"But then that interest just drifted away, like it always does." My sister said. My brother shot her a look, saying 'you brought that up too early'. He was forced to adjust his tack.
“And suddenly you just quit, what was that?”
“Because I knew I couldn’t create anything as elegant or eloquent as that, it seemed everything had been done, everything had been said, better.”
“Maybe,” he said, “but you still try.” He took a breath to think and I knew a speech was coming in his well modulated, well practiced bedside manner tone of telling a patient he has cancer. "Mike," he said "maybe that's the point. Your interest has always focused on one thing until you master it, but then your interest always does falter and drift until you find the next thing. Look, when I was in medical school I realized the world doesn’t need another doctor,” he paused for dramatic effect, “you have to make them want you, I didn’t have a practice I didn’t know how I would build one but I did, and maybe the world doesn’t need another doctor or lawyer, or another Jim Morrison, but it just might need a Mike Desmond."
"Mikey," my sister said without trying to modulate her tones at all, "with your degree you can teach, get something that has a future. And if you're really interested, you could even do something in the music field."
"When are you two ever going to learn?" I said, shaking my head sadly. "You were always Joe College Cool Guy," I said to my brother. I got up and started to pace the space between the bed and where my brother and sister were sitting, "and you two were always the favorites, tittering little secrets between you. I looked up to you, and it was always thrown in my face how different I was from you two, and how I should strive to be better. So I read and read until I became the smartest kid in class. And whatever I took up as a hobby, I worked at it until I perfected the skill. Most people get good at only one or two things in their lives. I'm good at everything I do."
"Mike, everyone knows all the hard work you've put in. We're just worried because someone as intelligent and gifted as you are can have so much more in life."
"You've never approved of anything I've ever done." I said.
"Michael, look, I had my wild and rebellious days, I just didn't rub it in Mother and Father's faces." My brother said, "and if you truly believe in what you're doing, what do you need any of our approval for?"
"At least get a trade," my sister said, "this can't last forever. I mean how much demand is there for a Jim Morrison impersonator?"
"I know it won't last, but by then I'll have used it as a stepping stone."
"To where?"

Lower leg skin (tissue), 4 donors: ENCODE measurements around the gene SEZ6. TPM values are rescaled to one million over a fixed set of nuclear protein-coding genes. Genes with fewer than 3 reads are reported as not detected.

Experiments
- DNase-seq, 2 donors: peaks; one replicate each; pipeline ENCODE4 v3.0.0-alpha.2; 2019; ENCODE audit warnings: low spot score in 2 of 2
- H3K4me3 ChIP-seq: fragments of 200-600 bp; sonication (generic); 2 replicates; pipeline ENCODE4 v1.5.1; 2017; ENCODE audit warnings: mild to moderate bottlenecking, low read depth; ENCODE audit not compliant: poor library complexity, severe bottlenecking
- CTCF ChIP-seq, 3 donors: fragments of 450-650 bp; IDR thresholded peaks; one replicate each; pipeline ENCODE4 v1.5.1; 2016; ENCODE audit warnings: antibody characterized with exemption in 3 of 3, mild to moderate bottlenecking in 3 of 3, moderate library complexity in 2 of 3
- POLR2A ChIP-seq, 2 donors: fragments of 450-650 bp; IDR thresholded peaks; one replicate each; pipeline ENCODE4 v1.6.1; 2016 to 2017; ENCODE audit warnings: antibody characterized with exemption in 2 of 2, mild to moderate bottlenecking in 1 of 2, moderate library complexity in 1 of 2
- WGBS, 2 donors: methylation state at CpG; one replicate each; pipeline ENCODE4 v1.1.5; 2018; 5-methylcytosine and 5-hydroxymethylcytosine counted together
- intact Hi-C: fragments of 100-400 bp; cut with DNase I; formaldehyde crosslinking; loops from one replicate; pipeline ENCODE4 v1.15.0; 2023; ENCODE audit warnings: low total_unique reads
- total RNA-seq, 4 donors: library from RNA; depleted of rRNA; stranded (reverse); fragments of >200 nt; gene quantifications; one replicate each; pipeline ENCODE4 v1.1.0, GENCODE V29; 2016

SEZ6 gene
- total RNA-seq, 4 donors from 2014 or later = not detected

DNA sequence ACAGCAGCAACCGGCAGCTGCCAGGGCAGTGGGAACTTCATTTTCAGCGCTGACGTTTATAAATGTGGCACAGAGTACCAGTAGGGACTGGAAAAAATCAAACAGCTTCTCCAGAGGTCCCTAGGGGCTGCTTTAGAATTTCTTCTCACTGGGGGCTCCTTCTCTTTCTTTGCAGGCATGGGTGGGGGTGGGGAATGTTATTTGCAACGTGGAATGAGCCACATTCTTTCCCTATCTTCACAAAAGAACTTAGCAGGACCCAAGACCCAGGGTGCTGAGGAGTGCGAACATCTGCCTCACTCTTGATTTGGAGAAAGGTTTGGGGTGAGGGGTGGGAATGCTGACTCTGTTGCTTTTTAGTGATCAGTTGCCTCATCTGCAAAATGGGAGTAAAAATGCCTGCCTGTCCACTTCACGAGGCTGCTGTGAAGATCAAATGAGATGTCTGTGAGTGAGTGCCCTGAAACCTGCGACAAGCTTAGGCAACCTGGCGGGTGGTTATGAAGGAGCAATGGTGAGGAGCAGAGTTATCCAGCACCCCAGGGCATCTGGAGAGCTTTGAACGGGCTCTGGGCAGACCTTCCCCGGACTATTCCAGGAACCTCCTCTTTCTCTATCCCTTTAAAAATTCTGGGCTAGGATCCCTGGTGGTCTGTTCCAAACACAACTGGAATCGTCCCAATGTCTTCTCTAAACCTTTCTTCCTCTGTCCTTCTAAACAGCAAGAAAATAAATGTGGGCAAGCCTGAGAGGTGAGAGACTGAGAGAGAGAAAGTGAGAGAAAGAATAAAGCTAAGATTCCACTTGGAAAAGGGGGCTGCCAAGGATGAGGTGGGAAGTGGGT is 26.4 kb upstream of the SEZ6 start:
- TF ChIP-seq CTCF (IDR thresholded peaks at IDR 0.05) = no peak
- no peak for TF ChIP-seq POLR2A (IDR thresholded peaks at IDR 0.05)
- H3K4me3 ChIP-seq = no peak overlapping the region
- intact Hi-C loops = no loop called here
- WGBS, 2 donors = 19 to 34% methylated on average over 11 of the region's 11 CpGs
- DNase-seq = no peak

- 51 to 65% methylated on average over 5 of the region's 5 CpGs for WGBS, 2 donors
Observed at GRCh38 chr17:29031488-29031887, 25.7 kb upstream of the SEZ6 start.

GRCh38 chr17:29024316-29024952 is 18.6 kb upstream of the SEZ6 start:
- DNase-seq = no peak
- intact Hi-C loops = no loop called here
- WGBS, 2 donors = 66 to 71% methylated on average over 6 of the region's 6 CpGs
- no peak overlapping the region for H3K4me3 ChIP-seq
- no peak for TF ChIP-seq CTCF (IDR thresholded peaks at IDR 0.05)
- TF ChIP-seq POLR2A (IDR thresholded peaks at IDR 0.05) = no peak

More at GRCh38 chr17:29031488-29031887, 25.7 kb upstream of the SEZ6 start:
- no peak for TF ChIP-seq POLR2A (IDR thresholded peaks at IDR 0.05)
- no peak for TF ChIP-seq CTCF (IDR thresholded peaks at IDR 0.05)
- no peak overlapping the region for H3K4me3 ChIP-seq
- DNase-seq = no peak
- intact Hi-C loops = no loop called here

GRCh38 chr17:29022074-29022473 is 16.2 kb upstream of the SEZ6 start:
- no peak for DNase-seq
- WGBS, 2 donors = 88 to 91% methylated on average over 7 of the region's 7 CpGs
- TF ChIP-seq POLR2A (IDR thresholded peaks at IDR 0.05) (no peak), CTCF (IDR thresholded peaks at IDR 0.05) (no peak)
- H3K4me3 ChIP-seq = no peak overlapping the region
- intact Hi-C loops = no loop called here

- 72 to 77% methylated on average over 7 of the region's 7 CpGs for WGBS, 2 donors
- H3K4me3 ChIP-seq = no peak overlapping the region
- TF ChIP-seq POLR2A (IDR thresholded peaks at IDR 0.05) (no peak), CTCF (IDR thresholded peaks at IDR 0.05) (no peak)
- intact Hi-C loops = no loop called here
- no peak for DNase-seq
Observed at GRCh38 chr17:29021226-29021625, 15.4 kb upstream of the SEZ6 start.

"I'm working on it!" I yelled and scared myself at the sudden defensiveness. "I don't know yet, I've made some connections. I just don't know how it's going to pan out yet."
"Do you and that band have any original songs?" My brother asked.
"They do, the band does."
They both looked at me, "are they any good? Do they have a future?" I shrugged my shoulders. "Do you have any originals?"
"No."
"You can't record an album of Doors songs."
"I don't want to be a singer." I said petulantly.
"Then what do you want to do?"
"I don't know. When this is over I'll probably go to L.A. and see what opportunities come up."
"That's it?" My sister said incredulously, "you're going to L.A. to see what comes up?"
"I met Ray Manzarek. Who knows, maybe he'll come see me and I can go on tour with them as Jim." By the look on my sister's face it was clear she didn't know who Ray Manzarek was. My brother, looked skeptical at this obvious fantasy trying to be the voice of reason, he decided to employ his world famous technique of Socratic questioning to prove his point, "what are you trying to create here, Mikey?"
"An experience." They looked at each other.
"An experience?"
"Something where everybody can say I was there, I saw that."
"And while you're creating an experience," my sister said, cutting quotation marks in the air with her fingers, "they're creating a career and building a life for themselves."
"It's my band, they'll do whatever I want." I said.
"At least until they get what they want, or get fed up with you."
"It seems to me they're using you more than you're using them." My brother said sadly.
"Michael," my sister added, "you could disappear from music tomorrow and it wouldn't be missed. There's no market to support you." As soon as she said it I could see she regretted it, but still, she had said it. I tried not to show my hurt.
"Sure, I could disappear tomorrow and no one would miss me, as you put it, but the world would never know what it missed."
"Mikey, if you don't protect yourself, they're going to end up with a career and you'll be left out in the cold."

I paced the room more frantically. I looked at them and looked away. My feelings were running wild within me until they burst out, "I never felt like I was part of your family."